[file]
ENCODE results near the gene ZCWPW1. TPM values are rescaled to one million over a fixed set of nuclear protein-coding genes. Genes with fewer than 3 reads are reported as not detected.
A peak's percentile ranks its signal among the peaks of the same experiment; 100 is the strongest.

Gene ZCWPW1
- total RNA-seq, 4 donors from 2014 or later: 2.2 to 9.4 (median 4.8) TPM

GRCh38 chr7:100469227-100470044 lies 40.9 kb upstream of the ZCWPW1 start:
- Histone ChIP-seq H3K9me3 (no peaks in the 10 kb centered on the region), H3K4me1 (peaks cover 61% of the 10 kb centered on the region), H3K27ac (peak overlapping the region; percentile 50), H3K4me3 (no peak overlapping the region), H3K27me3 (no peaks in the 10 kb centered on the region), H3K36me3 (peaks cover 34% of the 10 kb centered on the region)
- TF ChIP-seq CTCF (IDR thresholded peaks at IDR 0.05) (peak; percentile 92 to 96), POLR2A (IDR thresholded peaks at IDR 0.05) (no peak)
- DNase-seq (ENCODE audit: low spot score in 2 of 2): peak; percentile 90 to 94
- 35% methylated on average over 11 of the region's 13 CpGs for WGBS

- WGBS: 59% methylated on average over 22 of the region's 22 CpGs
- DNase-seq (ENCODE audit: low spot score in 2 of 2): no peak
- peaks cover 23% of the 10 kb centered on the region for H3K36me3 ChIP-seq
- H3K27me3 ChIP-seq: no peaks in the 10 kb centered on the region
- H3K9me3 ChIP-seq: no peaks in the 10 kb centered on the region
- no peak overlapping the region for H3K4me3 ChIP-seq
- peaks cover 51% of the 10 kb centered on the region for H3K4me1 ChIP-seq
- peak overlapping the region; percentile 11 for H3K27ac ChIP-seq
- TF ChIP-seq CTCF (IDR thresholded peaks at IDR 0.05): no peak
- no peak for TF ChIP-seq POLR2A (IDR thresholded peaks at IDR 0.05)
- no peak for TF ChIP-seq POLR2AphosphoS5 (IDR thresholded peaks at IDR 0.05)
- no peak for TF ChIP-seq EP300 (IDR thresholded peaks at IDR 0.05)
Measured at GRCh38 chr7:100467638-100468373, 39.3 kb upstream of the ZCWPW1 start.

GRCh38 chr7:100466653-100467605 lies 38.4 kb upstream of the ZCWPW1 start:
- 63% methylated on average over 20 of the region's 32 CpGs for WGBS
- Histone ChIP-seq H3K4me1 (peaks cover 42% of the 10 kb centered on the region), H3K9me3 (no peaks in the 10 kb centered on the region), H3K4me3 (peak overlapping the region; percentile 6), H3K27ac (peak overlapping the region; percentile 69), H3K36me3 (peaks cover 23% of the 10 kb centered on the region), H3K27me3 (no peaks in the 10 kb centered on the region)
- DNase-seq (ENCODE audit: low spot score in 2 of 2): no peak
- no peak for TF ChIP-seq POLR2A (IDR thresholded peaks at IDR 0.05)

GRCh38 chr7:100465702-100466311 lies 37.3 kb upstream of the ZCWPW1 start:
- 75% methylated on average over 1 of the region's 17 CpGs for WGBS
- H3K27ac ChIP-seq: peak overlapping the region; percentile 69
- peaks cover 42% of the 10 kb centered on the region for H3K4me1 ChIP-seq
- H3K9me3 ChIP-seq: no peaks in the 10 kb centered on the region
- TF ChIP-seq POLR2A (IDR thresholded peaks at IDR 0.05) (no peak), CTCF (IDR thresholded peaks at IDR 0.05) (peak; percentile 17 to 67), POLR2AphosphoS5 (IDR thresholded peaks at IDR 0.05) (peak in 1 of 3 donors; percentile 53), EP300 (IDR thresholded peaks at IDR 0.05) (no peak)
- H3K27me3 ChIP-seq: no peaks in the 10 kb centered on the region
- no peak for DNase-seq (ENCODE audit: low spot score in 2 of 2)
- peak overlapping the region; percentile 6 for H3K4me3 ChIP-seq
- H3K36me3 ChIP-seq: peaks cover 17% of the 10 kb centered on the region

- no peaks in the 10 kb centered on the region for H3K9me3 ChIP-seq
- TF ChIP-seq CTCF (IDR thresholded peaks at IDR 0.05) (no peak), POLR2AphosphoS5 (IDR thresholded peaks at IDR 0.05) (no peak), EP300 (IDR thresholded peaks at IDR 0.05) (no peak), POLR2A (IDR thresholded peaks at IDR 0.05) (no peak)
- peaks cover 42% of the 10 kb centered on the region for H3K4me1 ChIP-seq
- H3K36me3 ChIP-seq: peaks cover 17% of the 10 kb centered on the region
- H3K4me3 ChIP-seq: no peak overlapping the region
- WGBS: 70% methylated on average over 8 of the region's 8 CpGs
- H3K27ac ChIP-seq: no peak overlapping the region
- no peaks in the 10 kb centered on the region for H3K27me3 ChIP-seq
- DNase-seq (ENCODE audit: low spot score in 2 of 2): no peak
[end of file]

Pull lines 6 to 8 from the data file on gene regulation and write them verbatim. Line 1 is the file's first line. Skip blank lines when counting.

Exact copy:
- Histone ChIP-seq H3K9me3 (no peaks in the 10 kb centered on the region), H3K4me1 (peaks cover 61% of the 10 kb centered on the region), H3K27ac (peak overlapping the region; percentile 50), H3K4me3 (no peak overlapping the region), H3K27me3 (no peaks in the 10 kb centered on the region), H3K36me3 (peaks cover 34% of the 10 kb centered on the region)
- TF ChIP-seq CTCF (IDR thresholded peaks at IDR 0.05) (peak; percentile 92 to 96), POLR2A (IDR thresholded peaks at IDR 0.05) (no peak)
- DNase-seq (ENCODE audit: low spot score in 2 of 2): peak; percentile 90 to 94